Another big tech event last week showing the trends to come was CEATEC or Combined Exhibition of Advanced Technologies, which featured over 500 hi-tech companies, most of them Japanese. Their displays ranged from 4K televisions and FCV cars to many kinds of wearable devices that are supposed to make our lives easier. 4K is a new step up in high resolution tv-picture, about four times sharper than the old standard high-resolution television that came on the market just a few years ago. Yet, it counts already for 22% of the Japanese big-screen tv-market from 50 inches up. For audio fans, Sony is launching a new "high-resolution" Walkman that gives four times better sound than CD and many more times better than the standard MP3 that has become the mainstay music player around the world. As for "wearables" Seiko Epson introduced smart glasses which allow the wearer to watch movies or games, Hitachi glasses that display street navigation guidance to get the wearer back home. The latter must be good after too many drinks in pub.

In fact, putting inventions into practical use is as important as "just" inventing them. According to Asian Development Bank study that was also published last week, Japan ranks as world No.1 for this. The study covers only Asian countries and ranks Korea as No.3 and China as No.11, but includes two countries outside the region for comparison, namely Finland that ranks No.2 and USA that ranks No.4. According the news, measurements for this ranking are based on a varied field of markers from top universities, urbanization, R&D spending, patents, medical diagnoses, architecture, books and films, so it seems to include as much "soft" ideas as cold technical gizmos.

Japan should work to publish and promote this kind of information much more as it seems its many recent achievements remain unknown outside the country. For instance Apple's new Pay Phone that was launched together with IPhone 6, was received by media as something new, yet it comes 15 years after Docomo's Felica payphone, that is today in widespread use through Japan. In fact, 25 million such phones or almost every fourth phone in Japan, is used daily to pay for trains and shopping and Sony's Felica NFC technology is further used in over 500 million cards such as metropolitan commuting passes and countless other customer cards. Personally, could not imagine life without my Pasmo train card as it makes travel across the town so easy. Yet, London subway system had never heard of it when they looked for similar solution some time ago and rather chose to re-invent a "wheel of their own". If you are interested in Japan's in this subject and others analysis of Japanese technology, I urge you to read reports by my friend Gerhard at his home page eurotechnology.com.

Another news relating to big corporate move that went without due reference to Japan in global media was the recent New York IPO of Ali Baba, the Chinese e-trade giant. It was widely reported in western media how much richer its founder and main owner Jack Ma became instantly and how much money the struggling US Yahoo got from its 10% shareholding. However, could not trace any mention that Japan's Softbank is actually the biggest corporate shareholder in Ali Baba with its 30% share and made the biggest scoop after the founder. Softbank's involvement comes from the old times when Jack Ma and Masayoshi Son were close partners and the former asked the latter to help him out to get started. The share cost Son then just USD 20 million, now it is rated at USD 30 billion. Talk about shrewd investment! Then again that is what we are used to with Son.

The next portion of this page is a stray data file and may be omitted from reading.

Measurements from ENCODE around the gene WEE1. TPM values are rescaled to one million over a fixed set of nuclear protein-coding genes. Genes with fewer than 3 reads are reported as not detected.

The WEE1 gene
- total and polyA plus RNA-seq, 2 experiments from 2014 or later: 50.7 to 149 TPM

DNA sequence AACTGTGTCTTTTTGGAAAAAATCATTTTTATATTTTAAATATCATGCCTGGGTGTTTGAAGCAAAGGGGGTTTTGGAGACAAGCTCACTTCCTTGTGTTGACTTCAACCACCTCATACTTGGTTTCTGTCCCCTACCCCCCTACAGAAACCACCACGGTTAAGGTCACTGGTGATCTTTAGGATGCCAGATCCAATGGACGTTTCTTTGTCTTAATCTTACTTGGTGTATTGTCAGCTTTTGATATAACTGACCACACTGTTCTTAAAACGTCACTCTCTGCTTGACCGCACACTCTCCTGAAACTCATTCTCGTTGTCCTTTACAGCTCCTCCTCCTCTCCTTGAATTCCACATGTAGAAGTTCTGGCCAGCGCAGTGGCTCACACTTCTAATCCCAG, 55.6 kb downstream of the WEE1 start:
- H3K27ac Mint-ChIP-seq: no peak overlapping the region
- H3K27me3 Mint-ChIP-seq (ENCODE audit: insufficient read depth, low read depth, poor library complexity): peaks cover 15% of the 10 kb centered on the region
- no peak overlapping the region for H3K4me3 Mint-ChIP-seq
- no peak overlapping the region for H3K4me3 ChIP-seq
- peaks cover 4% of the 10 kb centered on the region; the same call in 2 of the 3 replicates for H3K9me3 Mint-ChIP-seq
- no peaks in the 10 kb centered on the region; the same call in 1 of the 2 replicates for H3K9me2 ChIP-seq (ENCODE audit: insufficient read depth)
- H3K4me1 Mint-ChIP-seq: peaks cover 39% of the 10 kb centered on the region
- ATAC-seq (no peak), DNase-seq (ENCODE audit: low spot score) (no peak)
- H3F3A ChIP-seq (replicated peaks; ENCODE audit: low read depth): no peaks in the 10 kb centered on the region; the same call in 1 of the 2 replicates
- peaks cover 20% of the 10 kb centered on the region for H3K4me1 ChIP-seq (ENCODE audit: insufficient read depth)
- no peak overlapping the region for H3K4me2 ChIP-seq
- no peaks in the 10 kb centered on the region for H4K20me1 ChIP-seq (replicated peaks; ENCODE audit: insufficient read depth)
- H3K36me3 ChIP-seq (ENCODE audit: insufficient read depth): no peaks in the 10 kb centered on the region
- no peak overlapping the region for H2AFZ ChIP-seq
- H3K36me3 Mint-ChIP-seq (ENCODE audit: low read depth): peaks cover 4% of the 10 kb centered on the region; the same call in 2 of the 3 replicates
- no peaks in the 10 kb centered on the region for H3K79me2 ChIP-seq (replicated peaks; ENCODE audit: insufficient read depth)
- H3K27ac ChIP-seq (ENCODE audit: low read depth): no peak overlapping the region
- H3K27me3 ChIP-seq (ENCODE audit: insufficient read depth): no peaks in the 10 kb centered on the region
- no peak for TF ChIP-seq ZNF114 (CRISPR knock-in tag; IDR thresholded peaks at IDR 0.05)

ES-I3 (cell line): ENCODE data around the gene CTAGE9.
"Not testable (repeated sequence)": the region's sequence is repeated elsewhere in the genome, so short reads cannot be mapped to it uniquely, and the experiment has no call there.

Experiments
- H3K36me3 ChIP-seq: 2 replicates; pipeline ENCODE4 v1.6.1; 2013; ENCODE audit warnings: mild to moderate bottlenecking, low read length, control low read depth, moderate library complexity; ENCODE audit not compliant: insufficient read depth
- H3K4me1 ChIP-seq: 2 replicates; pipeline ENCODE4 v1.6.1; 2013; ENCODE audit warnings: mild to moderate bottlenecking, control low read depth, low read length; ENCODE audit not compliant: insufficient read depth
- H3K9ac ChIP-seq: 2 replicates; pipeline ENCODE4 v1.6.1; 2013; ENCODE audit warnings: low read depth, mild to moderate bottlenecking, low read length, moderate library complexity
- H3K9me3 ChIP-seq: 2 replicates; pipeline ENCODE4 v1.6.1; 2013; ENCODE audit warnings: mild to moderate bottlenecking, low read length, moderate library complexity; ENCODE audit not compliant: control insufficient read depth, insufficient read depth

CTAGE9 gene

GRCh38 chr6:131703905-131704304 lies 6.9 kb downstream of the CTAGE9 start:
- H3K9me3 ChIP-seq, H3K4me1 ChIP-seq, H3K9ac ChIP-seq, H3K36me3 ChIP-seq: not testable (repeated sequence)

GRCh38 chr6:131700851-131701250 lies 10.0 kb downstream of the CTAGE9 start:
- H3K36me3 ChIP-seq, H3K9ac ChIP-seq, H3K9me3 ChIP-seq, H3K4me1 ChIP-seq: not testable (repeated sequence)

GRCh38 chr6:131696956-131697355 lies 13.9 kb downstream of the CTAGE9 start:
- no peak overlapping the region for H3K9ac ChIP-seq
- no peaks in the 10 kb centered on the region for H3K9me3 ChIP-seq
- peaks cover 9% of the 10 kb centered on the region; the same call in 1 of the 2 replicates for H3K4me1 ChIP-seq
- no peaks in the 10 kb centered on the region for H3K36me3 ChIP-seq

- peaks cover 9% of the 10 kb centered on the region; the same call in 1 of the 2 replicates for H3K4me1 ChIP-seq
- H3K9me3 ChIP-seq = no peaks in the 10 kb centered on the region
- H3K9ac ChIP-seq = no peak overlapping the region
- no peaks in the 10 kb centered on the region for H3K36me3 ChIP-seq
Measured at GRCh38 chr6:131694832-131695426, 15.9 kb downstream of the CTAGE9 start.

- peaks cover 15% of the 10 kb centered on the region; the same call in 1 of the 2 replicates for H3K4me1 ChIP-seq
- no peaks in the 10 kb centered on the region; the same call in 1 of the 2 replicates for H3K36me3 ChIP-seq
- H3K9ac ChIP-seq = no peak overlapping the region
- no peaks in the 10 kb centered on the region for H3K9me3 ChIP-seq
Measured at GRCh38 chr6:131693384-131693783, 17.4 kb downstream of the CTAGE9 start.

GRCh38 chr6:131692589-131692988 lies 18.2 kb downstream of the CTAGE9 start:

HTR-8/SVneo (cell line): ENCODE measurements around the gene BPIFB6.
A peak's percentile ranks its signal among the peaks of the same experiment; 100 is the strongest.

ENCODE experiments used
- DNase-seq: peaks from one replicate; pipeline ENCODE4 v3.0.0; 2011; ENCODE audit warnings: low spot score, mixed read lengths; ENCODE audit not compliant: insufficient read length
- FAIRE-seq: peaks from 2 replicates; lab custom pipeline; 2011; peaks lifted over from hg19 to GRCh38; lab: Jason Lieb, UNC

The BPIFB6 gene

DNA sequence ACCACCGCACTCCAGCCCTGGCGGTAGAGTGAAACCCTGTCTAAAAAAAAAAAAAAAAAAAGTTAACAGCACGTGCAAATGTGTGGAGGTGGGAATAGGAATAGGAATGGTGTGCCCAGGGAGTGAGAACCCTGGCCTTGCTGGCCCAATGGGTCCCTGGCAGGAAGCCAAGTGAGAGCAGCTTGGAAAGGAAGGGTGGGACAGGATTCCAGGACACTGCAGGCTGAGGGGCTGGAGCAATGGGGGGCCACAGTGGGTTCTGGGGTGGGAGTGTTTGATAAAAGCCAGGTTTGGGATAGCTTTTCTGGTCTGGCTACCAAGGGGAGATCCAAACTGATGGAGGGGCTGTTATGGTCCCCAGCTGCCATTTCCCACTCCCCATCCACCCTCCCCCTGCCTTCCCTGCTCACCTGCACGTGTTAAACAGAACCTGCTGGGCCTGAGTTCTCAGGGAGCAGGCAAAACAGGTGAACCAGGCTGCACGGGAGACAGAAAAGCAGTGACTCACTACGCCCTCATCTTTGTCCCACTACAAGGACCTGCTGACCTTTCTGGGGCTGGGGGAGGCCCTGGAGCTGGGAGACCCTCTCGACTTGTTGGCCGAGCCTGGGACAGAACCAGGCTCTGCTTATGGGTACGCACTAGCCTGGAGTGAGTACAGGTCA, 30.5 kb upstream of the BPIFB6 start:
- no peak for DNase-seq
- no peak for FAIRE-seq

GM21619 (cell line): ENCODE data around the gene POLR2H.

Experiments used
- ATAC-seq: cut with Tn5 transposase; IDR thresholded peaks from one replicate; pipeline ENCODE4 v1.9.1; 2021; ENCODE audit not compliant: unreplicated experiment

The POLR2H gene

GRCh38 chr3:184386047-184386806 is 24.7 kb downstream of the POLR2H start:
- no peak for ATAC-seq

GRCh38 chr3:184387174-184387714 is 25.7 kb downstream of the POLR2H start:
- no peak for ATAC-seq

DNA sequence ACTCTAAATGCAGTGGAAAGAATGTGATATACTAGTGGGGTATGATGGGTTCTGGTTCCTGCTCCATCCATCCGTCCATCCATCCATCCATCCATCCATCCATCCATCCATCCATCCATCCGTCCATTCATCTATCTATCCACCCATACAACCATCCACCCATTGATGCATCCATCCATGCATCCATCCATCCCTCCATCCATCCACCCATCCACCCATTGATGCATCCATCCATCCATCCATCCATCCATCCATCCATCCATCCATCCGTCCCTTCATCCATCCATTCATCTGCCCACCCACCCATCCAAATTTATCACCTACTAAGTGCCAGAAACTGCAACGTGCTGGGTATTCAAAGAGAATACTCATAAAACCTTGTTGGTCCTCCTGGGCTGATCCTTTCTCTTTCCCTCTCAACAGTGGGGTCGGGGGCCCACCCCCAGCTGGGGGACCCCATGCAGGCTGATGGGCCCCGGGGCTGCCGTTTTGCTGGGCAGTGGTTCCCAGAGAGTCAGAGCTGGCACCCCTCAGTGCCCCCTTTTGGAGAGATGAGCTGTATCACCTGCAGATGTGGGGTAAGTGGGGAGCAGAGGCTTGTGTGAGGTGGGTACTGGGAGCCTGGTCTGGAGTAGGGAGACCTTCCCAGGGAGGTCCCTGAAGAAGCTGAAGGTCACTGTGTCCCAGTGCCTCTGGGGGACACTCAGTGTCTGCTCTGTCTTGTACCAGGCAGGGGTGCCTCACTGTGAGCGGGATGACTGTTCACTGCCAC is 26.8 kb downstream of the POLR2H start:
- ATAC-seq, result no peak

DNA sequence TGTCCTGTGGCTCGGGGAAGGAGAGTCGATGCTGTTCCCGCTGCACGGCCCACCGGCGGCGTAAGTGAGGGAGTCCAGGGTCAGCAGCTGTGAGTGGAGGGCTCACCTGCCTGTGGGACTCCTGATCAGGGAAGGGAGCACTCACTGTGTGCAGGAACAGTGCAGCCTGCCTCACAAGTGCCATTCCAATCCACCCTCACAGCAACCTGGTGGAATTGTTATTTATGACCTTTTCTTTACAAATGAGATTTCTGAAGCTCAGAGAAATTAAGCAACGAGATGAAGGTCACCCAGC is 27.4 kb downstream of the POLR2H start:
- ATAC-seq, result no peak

To finish this story, let us cast eyes up to the skies. Japan has been taking new steps in space as well, all practical and not show-off vanities like trying to put a man on moon – after all that was done already 46 years ago. A new better weather satellite was sent to orbit last week to give more accurate information of changes in atmosphere and approaching storms, something highly useful especially during this season when numerous typhoons are testing us time and again. A better satellite for global surveillance is being planned, too, mainly to check upon North Korea's missile developments it is said. The one used today can recognize as small details as trucks and cars from each other, the new one will be able to tell the brand name, too, claim the developers.

Another move reported this week is Japan taking share in constructing world's biggest telescope at cost of USD 1,5 billion on top of mountain Mauna Kea in Hawaii. It will be 13 times more capable than the previous best called Subaru that was put in same place 15 years ago. It will enable scientists to see further into space beyond our solar system. It is said that, if employed horizontally, it could identify a one yen coin at distance from Tokyo to Osaka.

At the end, despite all this show of technical prowess displayed over the last two weeks, we stand reminded of the overpowering strength of nature. All the gadgets spread out to Japanfs numerous volcanos for constant monitoring and rapid warning system in case of any threat of eruption or quake, did not help on Mt.Ontake, when it erupted suddenly with dramatic consequence of more than 50 unsuspecting hikers on the mountain dead in poison gas, under ash and boulders. Furthermore, typhoon No.18 that arrived soon after, prevented the rescue work for days. No.19 just one week later made things even worse. Coming so soon after the Hiroshima landslide with over 70 people dead, the accident in Nagano served us another grim reminder that Mother Nature is still stronger than all technology and science put together.
Timo Varhama  
October 14, 2014  

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About the Columnist

The columnist is a Japan veteran among Finnish business, our Chamber ex-president and today Member of the Board of Trustees.
After running a major Finnish industry company's Japan business for over 20 years, he is now Senior Associate in a strategic consulting company.